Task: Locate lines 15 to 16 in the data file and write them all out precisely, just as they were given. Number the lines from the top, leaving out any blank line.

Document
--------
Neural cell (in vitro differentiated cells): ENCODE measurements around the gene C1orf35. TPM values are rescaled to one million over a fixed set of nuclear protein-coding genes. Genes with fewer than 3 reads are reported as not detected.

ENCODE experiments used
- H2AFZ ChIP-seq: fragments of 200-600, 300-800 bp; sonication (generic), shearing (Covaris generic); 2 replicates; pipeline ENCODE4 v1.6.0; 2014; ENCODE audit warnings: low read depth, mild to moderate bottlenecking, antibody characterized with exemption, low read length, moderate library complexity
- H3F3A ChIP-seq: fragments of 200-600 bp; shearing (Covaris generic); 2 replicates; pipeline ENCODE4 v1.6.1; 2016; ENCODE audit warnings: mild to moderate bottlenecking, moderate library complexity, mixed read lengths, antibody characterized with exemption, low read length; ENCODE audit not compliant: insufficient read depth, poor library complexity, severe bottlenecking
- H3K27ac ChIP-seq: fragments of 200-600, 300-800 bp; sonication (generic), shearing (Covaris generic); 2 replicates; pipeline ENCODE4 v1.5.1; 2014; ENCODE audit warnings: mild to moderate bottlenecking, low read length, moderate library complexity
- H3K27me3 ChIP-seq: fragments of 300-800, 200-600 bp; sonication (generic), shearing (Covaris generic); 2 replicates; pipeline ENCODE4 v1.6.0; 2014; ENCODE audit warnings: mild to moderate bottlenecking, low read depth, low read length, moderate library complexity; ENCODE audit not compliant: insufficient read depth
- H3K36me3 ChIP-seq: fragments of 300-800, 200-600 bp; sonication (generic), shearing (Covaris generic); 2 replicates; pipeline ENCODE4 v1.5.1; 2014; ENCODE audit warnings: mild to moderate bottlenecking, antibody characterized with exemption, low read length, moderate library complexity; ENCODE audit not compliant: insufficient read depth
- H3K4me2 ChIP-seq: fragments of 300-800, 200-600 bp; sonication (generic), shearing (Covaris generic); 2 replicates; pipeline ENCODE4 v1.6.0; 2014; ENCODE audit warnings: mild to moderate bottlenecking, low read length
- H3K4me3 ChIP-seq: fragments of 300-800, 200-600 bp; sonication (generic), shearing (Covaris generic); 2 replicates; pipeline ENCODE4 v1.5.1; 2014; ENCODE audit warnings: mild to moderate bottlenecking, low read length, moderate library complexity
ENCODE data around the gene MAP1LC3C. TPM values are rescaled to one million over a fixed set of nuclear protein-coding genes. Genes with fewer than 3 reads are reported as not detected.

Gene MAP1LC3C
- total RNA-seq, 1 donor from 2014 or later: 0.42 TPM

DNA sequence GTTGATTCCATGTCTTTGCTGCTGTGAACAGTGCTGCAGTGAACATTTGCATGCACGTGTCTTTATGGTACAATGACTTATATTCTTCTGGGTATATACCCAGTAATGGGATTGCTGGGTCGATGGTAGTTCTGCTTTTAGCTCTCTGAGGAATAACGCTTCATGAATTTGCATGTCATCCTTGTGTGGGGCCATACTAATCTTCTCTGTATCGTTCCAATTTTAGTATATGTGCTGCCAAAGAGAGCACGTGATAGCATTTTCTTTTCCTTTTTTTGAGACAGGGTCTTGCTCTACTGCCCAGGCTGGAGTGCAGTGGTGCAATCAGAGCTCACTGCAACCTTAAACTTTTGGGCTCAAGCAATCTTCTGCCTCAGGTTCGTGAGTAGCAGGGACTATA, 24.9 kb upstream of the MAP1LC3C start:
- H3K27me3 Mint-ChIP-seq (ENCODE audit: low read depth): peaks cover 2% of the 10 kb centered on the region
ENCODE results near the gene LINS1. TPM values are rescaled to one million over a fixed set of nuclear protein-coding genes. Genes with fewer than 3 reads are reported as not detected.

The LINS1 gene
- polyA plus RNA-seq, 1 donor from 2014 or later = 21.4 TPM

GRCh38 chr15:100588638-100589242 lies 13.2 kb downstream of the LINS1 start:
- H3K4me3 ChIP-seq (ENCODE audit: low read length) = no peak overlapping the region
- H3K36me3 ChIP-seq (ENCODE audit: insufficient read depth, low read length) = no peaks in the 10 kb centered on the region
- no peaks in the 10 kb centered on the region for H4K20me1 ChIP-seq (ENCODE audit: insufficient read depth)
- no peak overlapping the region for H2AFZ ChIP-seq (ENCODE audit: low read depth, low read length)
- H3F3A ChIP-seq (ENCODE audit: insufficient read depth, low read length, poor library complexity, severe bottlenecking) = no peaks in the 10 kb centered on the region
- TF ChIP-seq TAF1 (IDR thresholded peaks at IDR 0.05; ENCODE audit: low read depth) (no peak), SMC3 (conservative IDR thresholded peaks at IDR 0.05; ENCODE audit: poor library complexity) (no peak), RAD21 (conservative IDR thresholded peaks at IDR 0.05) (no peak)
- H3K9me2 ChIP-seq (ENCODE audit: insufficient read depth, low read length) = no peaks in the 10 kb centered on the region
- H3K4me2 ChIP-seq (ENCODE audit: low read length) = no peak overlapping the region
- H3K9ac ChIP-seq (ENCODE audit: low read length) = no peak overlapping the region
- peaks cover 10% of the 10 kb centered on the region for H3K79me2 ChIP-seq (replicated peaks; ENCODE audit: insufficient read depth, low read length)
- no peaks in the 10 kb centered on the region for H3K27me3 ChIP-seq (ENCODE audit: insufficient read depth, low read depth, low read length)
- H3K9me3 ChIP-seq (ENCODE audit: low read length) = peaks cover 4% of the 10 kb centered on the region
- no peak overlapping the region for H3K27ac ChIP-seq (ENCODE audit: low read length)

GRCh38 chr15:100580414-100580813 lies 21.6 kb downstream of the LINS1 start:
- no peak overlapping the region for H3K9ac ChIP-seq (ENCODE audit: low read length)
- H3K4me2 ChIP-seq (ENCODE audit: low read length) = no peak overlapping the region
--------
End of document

ENCODE results near the gene LINS1. TPM values are rescaled to one million over a fixed set of nuclear protein-coding genes. Genes with fewer than 3 reads are reported as not detected.

The LINS1 gene